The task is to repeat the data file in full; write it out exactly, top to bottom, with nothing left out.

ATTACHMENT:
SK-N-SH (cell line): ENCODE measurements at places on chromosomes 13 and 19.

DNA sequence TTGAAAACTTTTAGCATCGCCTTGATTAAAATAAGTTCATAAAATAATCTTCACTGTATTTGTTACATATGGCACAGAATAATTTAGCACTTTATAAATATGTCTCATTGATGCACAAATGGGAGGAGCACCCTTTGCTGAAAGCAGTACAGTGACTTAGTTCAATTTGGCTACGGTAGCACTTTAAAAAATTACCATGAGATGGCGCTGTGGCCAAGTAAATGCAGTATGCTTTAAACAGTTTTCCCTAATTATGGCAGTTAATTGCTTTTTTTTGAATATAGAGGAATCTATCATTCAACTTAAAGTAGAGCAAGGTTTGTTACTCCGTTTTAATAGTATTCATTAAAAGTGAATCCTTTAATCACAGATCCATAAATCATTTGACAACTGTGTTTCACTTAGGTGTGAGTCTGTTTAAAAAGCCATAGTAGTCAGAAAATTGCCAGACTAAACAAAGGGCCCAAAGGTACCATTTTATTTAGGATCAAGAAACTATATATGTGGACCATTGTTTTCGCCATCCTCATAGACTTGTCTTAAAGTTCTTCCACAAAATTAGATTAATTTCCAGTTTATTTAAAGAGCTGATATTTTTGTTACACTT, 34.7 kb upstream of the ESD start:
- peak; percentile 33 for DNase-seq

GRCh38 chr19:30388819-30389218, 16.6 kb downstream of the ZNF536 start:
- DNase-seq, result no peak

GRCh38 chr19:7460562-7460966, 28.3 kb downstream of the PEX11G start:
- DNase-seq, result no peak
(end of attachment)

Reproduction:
SK-N-SH (cell line): ENCODE measurements at places on chromosomes 13 and 19.

DNA sequence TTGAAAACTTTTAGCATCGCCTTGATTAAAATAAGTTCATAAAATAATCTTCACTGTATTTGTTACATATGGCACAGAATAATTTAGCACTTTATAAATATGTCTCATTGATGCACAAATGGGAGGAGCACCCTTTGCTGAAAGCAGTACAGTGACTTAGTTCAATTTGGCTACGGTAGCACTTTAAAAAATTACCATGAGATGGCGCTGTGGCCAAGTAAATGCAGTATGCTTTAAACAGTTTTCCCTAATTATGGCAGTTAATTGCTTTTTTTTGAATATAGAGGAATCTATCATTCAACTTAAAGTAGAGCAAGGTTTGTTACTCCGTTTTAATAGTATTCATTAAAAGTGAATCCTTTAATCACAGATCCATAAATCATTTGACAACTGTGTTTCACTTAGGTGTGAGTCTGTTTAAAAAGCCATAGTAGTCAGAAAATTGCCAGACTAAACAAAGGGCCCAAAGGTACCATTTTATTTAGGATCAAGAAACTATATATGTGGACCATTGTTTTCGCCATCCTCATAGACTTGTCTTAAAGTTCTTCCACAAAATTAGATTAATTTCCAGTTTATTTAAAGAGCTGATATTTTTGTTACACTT, 34.7 kb upstream of the ESD start:
- peak; percentile 33 for DNase-seq

GRCh38 chr19:30388819-30389218, 16.6 kb downstream of the ZNF536 start:
- DNase-seq, result no peak

GRCh38 chr19:7460562-7460966, 28.3 kb downstream of the PEX11G start:
- DNase-seq, result no peak